623 Phil. 121

FIRST DIVISION

[ G.R. No. 179356, December 14, 2009 ]

KEPCO PHILIPPINES CORPORATION, PETITIONER, VS. COMMISSIONER OF INTERNAL REVENUE, RESPONDENT.

D E C I S I O N

CARPIO MORALES, J.:

Korea Electric Power Corporation (KEPCO) Philippines Corporation (petitioner) is an independent power producer engaged in selling electricity to the National Power Corporation (NPC).

After its incorporation and registration with the Securities and Exchange Commission on June 15, 1995, petitioner forged a Rehabilitation Operation Maintenance and Management Agreement with NPC for the rehabilitation and operation of Malaya Power Plant Complex in Pililia, Rizal.[1]

On September 30, 1998, petitioner filed with the Commissioner of Internal Revenue (respondent) administrative claims for tax refund in the amounts of P4,895,858.01 representing unutilized input Value Added Tax (VAT) payments on domestic purchases of goods and services for the 3rd quarter of 1996 and P4,084,867.25 representing creditable VAT withheld from payments received from NPC for the months of April and June 1996.

Petitioner also filed a judicial claim before the Court of Tax Appeals (CTA), docketed as CTA Case No. 5765, also based on the above-stated amounts.

Petitioner filed before respondent on December 28, 1998 still another claim for refund representing unutilized input VAT payments attributable to its zero-rated sale transactions with NPC, including input VAT payments on domestic goods and services in the amount of P13,191,278.00 for the 4th quarter of 1996. Petitioner also filed the same claim before the CTA on December 29, 1998, docketed as CTA Case No. 5704.

The two petitions before the CTA for a refund in the total amount of P22,172,003.26 were consolidated.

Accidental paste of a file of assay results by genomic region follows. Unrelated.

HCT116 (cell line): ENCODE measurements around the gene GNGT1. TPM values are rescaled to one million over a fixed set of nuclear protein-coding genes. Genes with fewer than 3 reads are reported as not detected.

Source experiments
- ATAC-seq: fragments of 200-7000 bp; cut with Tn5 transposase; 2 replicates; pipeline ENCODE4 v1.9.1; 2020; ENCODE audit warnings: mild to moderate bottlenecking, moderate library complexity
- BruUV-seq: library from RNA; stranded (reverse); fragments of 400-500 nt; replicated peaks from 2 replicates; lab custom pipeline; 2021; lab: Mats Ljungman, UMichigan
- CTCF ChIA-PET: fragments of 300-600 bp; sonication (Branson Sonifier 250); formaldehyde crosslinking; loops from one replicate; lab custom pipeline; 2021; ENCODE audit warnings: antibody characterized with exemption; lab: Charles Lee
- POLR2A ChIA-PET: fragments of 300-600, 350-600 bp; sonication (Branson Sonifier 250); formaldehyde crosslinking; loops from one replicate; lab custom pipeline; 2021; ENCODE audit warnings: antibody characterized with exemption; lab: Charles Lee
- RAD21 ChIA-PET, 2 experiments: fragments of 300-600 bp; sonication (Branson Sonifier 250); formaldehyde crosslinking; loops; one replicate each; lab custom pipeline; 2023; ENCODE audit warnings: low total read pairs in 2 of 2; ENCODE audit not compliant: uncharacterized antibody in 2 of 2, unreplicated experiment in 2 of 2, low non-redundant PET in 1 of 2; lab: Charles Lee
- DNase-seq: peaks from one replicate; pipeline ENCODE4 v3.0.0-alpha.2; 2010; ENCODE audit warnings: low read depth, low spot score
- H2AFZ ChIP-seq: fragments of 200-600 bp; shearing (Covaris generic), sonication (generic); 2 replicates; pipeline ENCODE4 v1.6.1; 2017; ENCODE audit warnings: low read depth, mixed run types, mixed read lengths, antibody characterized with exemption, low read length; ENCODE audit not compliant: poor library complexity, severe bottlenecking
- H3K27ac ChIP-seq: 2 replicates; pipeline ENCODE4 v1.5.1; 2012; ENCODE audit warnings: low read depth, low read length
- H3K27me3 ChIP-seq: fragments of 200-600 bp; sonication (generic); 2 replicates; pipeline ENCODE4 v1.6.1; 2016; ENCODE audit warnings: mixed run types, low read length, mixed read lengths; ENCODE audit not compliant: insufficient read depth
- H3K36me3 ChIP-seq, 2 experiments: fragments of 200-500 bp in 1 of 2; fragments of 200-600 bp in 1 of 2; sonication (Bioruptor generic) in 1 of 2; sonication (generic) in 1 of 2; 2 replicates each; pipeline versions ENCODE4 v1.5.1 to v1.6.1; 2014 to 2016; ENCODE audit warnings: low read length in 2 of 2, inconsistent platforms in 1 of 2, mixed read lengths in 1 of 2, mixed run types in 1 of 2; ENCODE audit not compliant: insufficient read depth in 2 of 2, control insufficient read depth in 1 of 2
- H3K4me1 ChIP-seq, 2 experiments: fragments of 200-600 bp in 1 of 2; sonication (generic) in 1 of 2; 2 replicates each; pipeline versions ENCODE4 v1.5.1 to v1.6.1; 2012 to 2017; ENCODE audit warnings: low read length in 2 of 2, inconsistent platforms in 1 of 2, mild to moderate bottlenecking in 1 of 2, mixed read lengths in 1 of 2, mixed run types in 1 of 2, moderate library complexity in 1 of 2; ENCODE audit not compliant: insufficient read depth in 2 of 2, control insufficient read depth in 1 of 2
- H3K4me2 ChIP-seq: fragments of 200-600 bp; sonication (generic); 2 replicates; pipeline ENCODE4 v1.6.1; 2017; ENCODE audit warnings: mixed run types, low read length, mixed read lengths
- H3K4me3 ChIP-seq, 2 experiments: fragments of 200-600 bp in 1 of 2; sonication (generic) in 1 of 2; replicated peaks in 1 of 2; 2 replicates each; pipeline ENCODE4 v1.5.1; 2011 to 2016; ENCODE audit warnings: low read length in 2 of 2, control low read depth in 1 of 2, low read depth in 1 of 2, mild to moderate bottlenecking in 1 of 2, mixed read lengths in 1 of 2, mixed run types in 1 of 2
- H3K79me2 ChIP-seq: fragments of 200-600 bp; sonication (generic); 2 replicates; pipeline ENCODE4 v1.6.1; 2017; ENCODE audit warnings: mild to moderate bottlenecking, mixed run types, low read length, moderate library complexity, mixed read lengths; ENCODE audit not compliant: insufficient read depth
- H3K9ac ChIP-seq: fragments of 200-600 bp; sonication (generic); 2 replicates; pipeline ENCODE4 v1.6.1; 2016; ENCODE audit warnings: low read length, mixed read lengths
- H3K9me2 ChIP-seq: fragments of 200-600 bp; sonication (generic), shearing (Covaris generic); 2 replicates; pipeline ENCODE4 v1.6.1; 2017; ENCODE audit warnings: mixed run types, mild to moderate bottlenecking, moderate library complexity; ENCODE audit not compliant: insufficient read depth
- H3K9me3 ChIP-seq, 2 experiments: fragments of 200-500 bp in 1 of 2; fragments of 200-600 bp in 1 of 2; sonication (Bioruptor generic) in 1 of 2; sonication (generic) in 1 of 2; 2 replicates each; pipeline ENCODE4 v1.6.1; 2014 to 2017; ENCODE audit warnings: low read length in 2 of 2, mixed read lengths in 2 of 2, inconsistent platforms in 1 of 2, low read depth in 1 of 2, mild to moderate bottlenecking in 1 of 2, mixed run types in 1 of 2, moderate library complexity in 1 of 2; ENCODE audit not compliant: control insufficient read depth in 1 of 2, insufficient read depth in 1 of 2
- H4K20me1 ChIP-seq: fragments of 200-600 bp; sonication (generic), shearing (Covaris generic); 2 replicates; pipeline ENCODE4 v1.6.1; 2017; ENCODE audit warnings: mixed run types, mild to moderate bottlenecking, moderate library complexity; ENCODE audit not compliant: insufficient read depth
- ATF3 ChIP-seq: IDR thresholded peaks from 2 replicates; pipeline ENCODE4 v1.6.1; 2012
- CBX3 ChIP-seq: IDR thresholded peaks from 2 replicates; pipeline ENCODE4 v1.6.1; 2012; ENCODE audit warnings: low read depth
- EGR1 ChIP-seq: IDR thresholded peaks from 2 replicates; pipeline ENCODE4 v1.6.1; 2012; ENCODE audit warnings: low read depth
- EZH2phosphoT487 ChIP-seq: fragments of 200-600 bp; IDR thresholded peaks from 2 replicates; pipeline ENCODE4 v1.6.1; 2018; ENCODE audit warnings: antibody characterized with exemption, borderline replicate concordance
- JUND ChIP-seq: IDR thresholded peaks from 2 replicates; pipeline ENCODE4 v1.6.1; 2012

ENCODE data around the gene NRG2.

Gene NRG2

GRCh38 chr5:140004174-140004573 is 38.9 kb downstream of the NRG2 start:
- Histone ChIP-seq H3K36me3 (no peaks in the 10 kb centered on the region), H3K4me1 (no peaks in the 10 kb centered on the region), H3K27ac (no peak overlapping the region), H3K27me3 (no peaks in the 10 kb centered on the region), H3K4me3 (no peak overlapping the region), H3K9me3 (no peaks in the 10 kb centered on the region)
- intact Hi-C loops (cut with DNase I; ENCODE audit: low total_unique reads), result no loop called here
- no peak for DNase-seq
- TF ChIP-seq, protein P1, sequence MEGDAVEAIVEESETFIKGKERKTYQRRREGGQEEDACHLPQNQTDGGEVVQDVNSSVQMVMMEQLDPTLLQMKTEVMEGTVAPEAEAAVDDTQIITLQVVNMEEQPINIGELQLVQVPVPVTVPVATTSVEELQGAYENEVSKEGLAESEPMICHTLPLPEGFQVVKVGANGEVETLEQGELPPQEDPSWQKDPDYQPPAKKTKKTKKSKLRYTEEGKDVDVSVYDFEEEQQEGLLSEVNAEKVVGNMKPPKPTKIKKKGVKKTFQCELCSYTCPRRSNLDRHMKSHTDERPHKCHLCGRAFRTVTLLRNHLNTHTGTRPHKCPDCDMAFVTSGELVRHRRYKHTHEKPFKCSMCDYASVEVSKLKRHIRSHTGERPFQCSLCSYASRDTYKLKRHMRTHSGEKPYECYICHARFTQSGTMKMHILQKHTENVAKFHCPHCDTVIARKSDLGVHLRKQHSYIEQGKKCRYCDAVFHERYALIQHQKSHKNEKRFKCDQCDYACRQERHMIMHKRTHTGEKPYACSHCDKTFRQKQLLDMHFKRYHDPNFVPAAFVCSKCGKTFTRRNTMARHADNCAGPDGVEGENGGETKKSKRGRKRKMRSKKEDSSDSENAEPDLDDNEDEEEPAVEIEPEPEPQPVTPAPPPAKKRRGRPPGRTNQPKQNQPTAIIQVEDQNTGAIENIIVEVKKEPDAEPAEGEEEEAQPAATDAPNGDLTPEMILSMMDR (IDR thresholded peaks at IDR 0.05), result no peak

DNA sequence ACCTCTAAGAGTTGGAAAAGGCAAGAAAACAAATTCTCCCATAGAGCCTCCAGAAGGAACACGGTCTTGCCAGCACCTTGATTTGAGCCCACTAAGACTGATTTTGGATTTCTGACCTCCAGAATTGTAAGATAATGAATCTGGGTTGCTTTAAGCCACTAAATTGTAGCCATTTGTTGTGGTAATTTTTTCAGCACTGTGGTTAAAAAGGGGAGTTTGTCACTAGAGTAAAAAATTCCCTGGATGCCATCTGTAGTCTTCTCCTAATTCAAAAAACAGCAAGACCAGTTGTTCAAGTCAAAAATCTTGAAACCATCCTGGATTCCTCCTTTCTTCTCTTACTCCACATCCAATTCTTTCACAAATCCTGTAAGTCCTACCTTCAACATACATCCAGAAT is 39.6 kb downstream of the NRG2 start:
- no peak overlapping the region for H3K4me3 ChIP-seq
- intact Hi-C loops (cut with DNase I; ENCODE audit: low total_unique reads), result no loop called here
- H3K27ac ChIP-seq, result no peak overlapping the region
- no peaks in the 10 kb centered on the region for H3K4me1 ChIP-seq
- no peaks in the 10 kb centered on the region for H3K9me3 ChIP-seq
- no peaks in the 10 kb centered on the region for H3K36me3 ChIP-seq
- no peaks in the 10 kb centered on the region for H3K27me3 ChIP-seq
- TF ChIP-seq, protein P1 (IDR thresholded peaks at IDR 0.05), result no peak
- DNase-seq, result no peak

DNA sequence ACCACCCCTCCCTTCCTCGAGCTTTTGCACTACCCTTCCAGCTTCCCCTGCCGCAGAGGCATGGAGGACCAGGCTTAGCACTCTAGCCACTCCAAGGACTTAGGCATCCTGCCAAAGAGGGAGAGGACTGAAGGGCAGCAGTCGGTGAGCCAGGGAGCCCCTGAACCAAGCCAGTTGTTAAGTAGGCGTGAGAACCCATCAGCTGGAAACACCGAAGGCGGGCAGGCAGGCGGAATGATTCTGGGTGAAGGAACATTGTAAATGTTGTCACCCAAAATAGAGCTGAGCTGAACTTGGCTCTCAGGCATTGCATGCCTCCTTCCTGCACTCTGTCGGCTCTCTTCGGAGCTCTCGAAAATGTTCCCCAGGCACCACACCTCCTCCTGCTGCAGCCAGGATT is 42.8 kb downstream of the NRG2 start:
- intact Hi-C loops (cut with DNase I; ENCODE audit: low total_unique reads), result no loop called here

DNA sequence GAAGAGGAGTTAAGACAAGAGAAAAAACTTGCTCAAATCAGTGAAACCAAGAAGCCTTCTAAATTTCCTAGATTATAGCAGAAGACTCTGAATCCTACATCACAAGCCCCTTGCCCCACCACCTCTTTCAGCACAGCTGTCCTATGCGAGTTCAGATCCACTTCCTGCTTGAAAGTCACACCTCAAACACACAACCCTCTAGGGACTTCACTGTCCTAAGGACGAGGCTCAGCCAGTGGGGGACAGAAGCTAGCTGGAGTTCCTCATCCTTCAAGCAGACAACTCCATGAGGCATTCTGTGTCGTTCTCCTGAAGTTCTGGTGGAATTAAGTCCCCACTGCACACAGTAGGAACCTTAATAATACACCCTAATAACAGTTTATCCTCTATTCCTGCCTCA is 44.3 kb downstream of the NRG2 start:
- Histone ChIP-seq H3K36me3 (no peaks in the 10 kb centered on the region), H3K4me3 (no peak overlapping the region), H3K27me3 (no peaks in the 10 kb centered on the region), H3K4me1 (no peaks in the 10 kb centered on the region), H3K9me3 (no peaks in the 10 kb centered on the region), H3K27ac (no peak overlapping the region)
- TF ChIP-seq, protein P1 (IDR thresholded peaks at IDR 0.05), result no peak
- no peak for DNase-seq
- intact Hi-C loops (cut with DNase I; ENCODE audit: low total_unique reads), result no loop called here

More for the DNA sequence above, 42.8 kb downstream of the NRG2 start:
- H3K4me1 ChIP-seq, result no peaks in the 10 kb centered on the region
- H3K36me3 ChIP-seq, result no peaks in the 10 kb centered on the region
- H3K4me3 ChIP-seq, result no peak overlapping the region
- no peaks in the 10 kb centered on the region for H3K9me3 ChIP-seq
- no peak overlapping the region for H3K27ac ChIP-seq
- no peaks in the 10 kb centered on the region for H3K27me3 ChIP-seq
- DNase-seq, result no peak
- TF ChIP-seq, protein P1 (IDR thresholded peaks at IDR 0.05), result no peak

In his report, the court-commissioned auditor, Ruben R. Rubio, concluded that the claimed amount of P20,550,953.93 was properly substantiated for VAT purposes and subject of a valid refund.

By Decision of March 18, 2003, the CTA granted petitioner partial refund with respect to unutilized input VAT payment on domestic goods and services qualifying as capital goods purchased for the 3rd and 4th quarters of 1996 in the amount of P8,325,350.35. All other claims were disallowed.

Petitioner filed an urgent motion for reconsideration, claiming an additional amount of P5,012,875.67.

By Resolution of July 8, 2003,[2] the CTA denied petitioner's motion, it holding that part of the additional amount prayed for ─ P1,557,676.13 ─ involved purchases for the year 1997, and with respect to the remaining amount of P3,455,199.54, it was not recorded under depreciable asset accounts, hence, it cannot be considered as capital goods.

Petitioner appealed under Rule 43 of the Rules of Court before the Court of Appeals,[3] praying only for the refund of P3,455,199.54, claiming that the purchases represented thereby were used in the rehabilitation of the Malaya Power Plant Complex which should be considered as capital expense to fall within the purview of capital goods.

The appellate court, by Decision of December 11, 2006, affirmed that of the CTA. In arriving at its decision, the appellate court considered, among other things, the account vouchers submitted by petitioner which listed the purchases under inventory accounts as follows: